Thursday, November 18, 2010

November 19, 2010

Good Morning Instructors,

Are you looking for a new way to show your students a course trend? Or maybe there is a discussion board topic where a select group of words is highly repeated by many students, which could offer strong insight into the importance of these words or the course concepts being explored? Would a visual image help to convey the significance of certain words or concepts? If you answered "yes" to any of these questions, you may be interested in checking out what Wordle could do for you.

What is Wordle you ask? Well, according to Wordle's website ( "Wordle is a toy for generating 'word clouds' from text that you provide. The clouds give greater prominence to words that appear more frequently in the source text." Understanding what Wordle truly is makes more sense when you actually see it though - after all it is a visual representation - so I encourage you to click here to check it out!

Diane Maki, one of our MBA instructors, created a Wordle in one of her discussion boards this quarter and shared the image with her students, which spurred even more critical thinking, discussion, and insights. She shared with me that students responded very positively to her use of Wordle, and I could see it really helping to drive home the point of the importance of certain words and concepts for students. Click here to check it out for yourself and see some samples in the gallery.

If you have any questions or you give this a try and have some feedback, please let me know.

Due to the Thanksgiving holiday, I won't be posting to my blog next week. My next post will be on Friday, December 3rd. And just as Diane shared this tool with me to share with the rest of you (THANKS DIANE!) please be sure to let me know of any great resources you may be using in your courses that could benefit others as well.

Have a wonderful Thanksgiving holiday! In addition to celebrating Thanksgiving, my family will also be celebrating my son's birthday as he turns 2 on Thanksgiving - so we'll be having pie AND cake at my house! Once again, have a great Thanksgiving!

Heather Thomton-Stockman
Online Instructional Specialist

Friday, November 12, 2010

November 12, 2010

Good Morning Instructors!

I hope you are enjoying the various in-service sessions today. In the break-out session I facilitated we explored a cool new interactive presentation tool called Prezi. If you weren't able to attend the session but are curious about what it is, please check out the Elluminate presentation session and/or the PowerPoint for the presentation in the faculty course once they become available. And if you have any questions on this fun tool, let me know.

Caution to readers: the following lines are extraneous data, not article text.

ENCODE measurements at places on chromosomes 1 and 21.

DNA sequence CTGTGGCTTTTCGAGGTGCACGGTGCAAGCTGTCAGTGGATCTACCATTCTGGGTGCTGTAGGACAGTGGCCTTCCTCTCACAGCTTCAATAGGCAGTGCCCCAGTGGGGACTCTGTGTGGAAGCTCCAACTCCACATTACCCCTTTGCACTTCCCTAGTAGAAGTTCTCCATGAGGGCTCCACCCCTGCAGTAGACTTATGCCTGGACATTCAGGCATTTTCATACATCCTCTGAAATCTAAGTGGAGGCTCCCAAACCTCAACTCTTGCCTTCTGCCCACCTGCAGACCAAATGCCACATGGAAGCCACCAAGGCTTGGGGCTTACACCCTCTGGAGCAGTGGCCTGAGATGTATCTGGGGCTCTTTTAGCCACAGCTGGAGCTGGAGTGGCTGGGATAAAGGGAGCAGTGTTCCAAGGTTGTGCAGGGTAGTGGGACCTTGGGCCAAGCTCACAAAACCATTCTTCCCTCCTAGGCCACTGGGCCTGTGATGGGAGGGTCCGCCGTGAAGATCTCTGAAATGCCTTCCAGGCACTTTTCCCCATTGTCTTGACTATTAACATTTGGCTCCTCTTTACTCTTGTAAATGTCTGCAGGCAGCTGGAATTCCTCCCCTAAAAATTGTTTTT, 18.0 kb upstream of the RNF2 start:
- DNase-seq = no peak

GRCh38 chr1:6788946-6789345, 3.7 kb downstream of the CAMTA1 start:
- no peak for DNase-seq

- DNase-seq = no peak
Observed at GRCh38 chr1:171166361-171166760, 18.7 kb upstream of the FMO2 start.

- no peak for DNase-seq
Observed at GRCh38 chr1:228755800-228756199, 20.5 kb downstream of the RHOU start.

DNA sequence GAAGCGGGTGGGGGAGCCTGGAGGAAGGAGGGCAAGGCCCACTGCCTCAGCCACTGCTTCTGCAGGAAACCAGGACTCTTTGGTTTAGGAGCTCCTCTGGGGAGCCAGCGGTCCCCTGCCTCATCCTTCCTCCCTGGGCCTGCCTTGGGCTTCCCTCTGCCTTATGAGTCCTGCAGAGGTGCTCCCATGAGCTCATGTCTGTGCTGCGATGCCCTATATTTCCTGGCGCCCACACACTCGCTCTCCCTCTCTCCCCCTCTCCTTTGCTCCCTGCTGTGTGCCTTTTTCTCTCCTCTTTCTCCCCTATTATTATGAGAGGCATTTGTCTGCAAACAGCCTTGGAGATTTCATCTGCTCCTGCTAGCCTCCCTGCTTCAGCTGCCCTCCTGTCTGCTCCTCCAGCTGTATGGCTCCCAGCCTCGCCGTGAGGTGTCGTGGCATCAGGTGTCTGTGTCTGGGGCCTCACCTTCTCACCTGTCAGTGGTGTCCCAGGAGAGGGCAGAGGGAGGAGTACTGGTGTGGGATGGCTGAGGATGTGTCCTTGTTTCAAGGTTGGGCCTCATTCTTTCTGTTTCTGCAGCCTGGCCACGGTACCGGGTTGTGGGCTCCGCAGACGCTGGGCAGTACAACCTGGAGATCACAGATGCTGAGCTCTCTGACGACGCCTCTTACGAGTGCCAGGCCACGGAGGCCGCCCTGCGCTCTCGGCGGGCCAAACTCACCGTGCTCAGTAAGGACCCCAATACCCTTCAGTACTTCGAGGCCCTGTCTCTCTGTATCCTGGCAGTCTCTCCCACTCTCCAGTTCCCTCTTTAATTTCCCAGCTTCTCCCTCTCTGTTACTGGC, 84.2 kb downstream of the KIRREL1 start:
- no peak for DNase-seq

You can also check out Prezi here; and Kelly Schmidt has graciously shared with us a sample Prezi she used this quarter in her classes as part of her Meet Your Instructor profile.

Check these out and let me know what you think!

Have a great weekend!

Heather Thomton-Stockman
Online Instructional Specialist

Friday, November 5, 2010

November 5, 2010

Good Afternoon Instructors,

With mid-quarter upon us, I thought this would be a great opportunity to bring up the benefits of Grading Rubrics. Grading Rubrics are an excellent tool to help increase grading consistency and student-to-student fairness, and is a solid mechanism to hurdle over the grading inflation obstacle we are often faced with. By clearly and directly breaking down the point system for assignments, exams, and even discussion boards, you as the instructor are sharing with your students what the assignment/exam/discussion board expectations are, and you then have a set criteria to base your evaluation of off. This allows you and your students to be on the same page.

When grading student work, you want to not only use the grading rubric as a guide, but also reference it in the feedback for students directly. Rather than offer feedback and then give a general score of 41/50, for example, I encourage you to use the grading rubric categories to offer specific reference to where the student earned points directly.

For example, the 41/50 reference above may actually be reflective of:
  • Essay Development: 9/10;
  • Articulation of Course Content Comprehension: 12/15;
  • Effective and Appropriate Application of Course Content: 11/15; and
  • Grammar/Mechanics: 9/10
By sharing this information directly with students, in addition to specific written feedback for each section, students then know more directly the areas they did well in and the areas they need to work on and why. They also then have the original grading rubric which will be much more detailed in the break-down of expectations for each category that offers the student even more insight into the score they earned.

If you've never created a grading rubric, please do not be intimidated, the following are some great online Grading Rubric creation sites that offer you templates and guide you through the process, making it really easy:
If you have any questions on grading rubrics or how to use them in your classes, please let me know. And if you already have or create a rubric that works really well for a particular assignment, please let us know, it may be something to add to the master course shell for all sections to benefit from.

Have a great weekend!

Heather Thomton-Stockman
Online Instructional Specialist